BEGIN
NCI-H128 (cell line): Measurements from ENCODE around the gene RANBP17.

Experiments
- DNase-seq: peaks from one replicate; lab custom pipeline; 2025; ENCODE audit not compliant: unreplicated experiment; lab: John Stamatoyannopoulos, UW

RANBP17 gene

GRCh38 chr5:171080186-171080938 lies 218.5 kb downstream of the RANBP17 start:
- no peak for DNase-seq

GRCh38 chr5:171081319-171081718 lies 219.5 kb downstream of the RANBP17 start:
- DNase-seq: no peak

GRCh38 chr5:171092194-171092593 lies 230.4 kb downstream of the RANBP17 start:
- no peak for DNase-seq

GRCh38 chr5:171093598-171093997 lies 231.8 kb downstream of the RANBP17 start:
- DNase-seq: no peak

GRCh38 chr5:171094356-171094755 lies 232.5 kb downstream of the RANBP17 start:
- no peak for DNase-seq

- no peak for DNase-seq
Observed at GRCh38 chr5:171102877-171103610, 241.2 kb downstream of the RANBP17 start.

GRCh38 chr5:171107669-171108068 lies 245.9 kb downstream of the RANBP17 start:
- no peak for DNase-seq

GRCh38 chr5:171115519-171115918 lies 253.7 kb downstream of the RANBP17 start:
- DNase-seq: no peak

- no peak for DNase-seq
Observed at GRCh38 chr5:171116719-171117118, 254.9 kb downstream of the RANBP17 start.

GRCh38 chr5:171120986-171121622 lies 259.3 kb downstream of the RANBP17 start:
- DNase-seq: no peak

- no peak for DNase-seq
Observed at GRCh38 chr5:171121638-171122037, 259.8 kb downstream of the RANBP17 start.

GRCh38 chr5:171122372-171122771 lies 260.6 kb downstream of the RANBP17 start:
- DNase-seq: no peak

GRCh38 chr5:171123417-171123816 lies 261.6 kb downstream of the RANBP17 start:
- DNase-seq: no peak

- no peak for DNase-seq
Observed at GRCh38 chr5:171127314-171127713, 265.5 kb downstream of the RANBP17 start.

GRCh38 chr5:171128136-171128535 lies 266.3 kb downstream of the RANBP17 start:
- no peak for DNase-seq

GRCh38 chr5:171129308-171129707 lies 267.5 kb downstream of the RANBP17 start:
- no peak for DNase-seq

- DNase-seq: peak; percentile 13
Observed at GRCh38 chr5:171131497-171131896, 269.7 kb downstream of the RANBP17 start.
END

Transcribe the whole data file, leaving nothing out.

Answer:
NCI-H128 (cell line): Measurements from ENCODE around the gene RANBP17.

Experiments
- DNase-seq: peaks from one replicate; lab custom pipeline; 2025; ENCODE audit not compliant: unreplicated experiment; lab: John Stamatoyannopoulos, UW

RANBP17 gene

GRCh38 chr5:171080186-171080938 lies 218.5 kb downstream of the RANBP17 start:
- no peak for DNase-seq

GRCh38 chr5:171081319-171081718 lies 219.5 kb downstream of the RANBP17 start:
- DNase-seq: no peak

GRCh38 chr5:171092194-171092593 lies 230.4 kb downstream of the RANBP17 start:
- no peak for DNase-seq

GRCh38 chr5:171093598-171093997 lies 231.8 kb downstream of the RANBP17 start:
- DNase-seq: no peak

GRCh38 chr5:171094356-171094755 lies 232.5 kb downstream of the RANBP17 start:
- no peak for DNase-seq

- no peak for DNase-seq
Observed at GRCh38 chr5:171102877-171103610, 241.2 kb downstream of the RANBP17 start.

GRCh38 chr5:171107669-171108068 lies 245.9 kb downstream of the RANBP17 start:
- no peak for DNase-seq

GRCh38 chr5:171115519-171115918 lies 253.7 kb downstream of the RANBP17 start:
- DNase-seq: no peak

- no peak for DNase-seq
Observed at GRCh38 chr5:171116719-171117118, 254.9 kb downstream of the RANBP17 start.

GRCh38 chr5:171120986-171121622 lies 259.3 kb downstream of the RANBP17 start:
- DNase-seq: no peak

- no peak for DNase-seq
Observed at GRCh38 chr5:171121638-171122037, 259.8 kb downstream of the RANBP17 start.

GRCh38 chr5:171122372-171122771 lies 260.6 kb downstream of the RANBP17 start:
- DNase-seq: no peak

GRCh38 chr5:171123417-171123816 lies 261.6 kb downstream of the RANBP17 start:
- DNase-seq: no peak

- no peak for DNase-seq
Observed at GRCh38 chr5:171127314-171127713, 265.5 kb downstream of the RANBP17 start.

GRCh38 chr5:171128136-171128535 lies 266.3 kb downstream of the RANBP17 start:
- no peak for DNase-seq

GRCh38 chr5:171129308-171129707 lies 267.5 kb downstream of the RANBP17 start:
- no peak for DNase-seq

- DNase-seq: peak; percentile 13
Observed at GRCh38 chr5:171131497-171131896, 269.7 kb downstream of the RANBP17 start.